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“The Night Doesn’t Stop the Stars”

On the 50th anniversary of the killing of Fred Hampton, poet Haki R. Madhubuti pays tribute to the leader of Chicago’s Black Panthers with a new work.

Top: “You can kill a revolutionary, but you can’t kill a revolution,” Hampton, pictured here at a protest two months before his death, was fond of saying. David Fenton/Getty Images

In the early-morning hours of December 4, 1969, Fred Hampton, the 21-year-old chairman of the Illinois chapter of the Black Panther Party and national deputy chairman, was killed during a police raid on his West Side apartment, which served as a stronghold for the group. Another Panther, Mark Clark, was also killed, and four others were seriously wounded.

Though the police described the incident as a “shootout,” a federal investigation found that only one bullet came from the Panthers. Police fired 82 to 99 shots. A civil lawsuit against the city, county, and federal governments on behalf of the survivors and the relatives of Hampton and Clark was eventually settled for $1.85 million.

“Fred Hampton was a young, brilliant, charismatic community organizer,” says Haki R. Madhubuti, who founded Third World Press, now the country’s largest independent black-owned book publisher, in Englewood in 1967. “I first met him in early 1969 at Roosevelt University, where he and I had been invited to address the newly formed Black Student Union. We were both especially interested in enriching the lives of children. I was working to establish an alternative elementary school. The Panthers operated a successful breakfast program for school-aged children and were in the midst of organizing a free medical clinic. In Hampton’s remarks, he spoke of brokering a nonaggression pact between the Blackstone Rangers and other street gangs. His work among poor black, white, and Puerto Rican youths became known as the Rainbow Coalition.”

Within two weeks of the killings, Madhubuti (known at the time as Don L. Lee) published a poem, “One Sided Shoot-Out,” about the incident in the Chicago Defender. Fifty years later, Chicago commissioned Madhubuti to compose a new piece to commemorate the anniversary.

Among Hampton’s legacies were the nonaggression pacts he brokered between gangs and the alliances he built with other activist organizations. At an October 1969 press conference, he and members of Students for a Democratic Society and the Young Lords, a Puerto Rican gang–turned–human rights group, talk about a planned march to protest the Vietnam War and the prosecution of the Chicago Seven and to advocate for Puerto Rico’s. Dave Nystrom/Chicago Tribune

Reading on a phone? Flip it on its side.

He Never Saw the
Bullets Coming

By Haki R. Madhubuti

born in a time of warI.

there is little memory of
denmark vesey and those who betrayed him,
nat turner’s revolt centuries before the turner diaries,
harriet tubman and the fear her name evoked,
sojourner truth and people running from her words,
frederick douglass refusing to accept whiplash,
marcus garvey daring to organize millions of Black people
without the permission of whites, w.e.b. du bois
committed to thinking outside the box, circle
and lies of white conquerors. ida b. wells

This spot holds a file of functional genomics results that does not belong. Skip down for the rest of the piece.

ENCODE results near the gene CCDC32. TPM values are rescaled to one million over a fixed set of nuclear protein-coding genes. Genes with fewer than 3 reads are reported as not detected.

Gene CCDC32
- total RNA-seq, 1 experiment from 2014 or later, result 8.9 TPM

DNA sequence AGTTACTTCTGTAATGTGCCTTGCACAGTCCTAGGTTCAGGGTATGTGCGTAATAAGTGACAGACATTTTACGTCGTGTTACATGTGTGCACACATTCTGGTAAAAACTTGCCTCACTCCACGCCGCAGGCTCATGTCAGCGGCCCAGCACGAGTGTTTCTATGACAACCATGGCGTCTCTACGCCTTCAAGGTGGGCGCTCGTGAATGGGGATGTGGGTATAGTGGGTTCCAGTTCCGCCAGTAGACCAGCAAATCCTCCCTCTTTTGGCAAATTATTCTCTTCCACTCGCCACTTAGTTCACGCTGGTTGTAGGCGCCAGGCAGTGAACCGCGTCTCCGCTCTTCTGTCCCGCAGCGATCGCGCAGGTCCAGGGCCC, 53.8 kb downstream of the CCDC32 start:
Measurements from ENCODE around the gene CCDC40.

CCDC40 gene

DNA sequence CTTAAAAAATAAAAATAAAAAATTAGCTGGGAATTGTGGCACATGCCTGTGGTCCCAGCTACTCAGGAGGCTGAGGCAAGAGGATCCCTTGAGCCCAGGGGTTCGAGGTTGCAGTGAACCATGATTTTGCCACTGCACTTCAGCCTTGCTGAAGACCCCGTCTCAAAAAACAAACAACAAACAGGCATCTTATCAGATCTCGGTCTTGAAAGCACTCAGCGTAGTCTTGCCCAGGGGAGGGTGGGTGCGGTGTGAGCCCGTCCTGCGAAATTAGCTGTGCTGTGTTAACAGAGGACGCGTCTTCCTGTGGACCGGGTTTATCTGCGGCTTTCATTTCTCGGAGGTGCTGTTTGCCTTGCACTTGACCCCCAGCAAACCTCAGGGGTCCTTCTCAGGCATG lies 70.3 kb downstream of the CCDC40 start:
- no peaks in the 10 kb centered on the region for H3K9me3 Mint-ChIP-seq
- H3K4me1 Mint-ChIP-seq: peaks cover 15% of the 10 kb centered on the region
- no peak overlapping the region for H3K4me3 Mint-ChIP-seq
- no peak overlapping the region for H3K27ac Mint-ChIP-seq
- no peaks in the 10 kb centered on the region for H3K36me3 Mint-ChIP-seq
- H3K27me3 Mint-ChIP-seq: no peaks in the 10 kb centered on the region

challenging the real fake news. elijah muhammad’s
confirmation of Black as integral to self-definition
and giving malcolm x a voice.
fred hampton daring to tell the people the truth
about their lives decades before black lives
mattered, in a time, as today, where white lives
mattered more as anti-democracy movements entrenched themselves.

betrayal of one’s own kindII.

it is the wisdom of children that is missing
from the blue notes of Black musicians who were
always ahead, not knowing it themselves,
as we revolutionaries pushed, shoved, made up new languages
that closely approximated our overneeded call for meaningful
resolution, light quest, love, honor and yeses from our creator
by conditions forced into our singular lives within the watchful eyes
of the enemies, the enemies of art, drum making and almond milk.

the night before the hunt and kill — they laughed.
the negro officers renewed their nigger cards,
the white officers dipped their bullets in pig oil, and
tore up the constitution, bill of rights and
proclaimed that god is white-white, and we go
before first light with orders from washington,
chicago’s kill squad and fbi’s COINTELPRO.
reporters who really wanted to be poets
confronted their contradictory truths, which ate
their eyes and minds and burned their fingernails off
while they choked on their lying tongues.

it was murder.
& we meet to hear the speeches/ the same, the duplicators.
they say that which is expected of them.
to be instructive or constructive is to be unpopular (like: the
leaders only
sleep when there is a watching eye)
but they say the right things at the right time, it’s like a
stage show:
only the entertainers have changed.
we remember bobby hutton. the same, the duplicators.

the seeing eye should always see.
the night doesn’t stop the stars
& our enemies scope the ways of blackness in three bad
shifts a day.
in the AM their music becomes deadlier.
this is a game of dirt.

only Blackpeople play it fair.

An estimated 5,000 mourners attended Hampton’s memorial service at First Baptist Church in Melrose Park. The Reverend Jesse Jackson, who delivered a eulogy, said that “when Fred was shot in Chicago, black people in particular, and decent people in general, bled everywhere.” Ray Foster/Chicago Tribune/Tribune News Service via Getty Images

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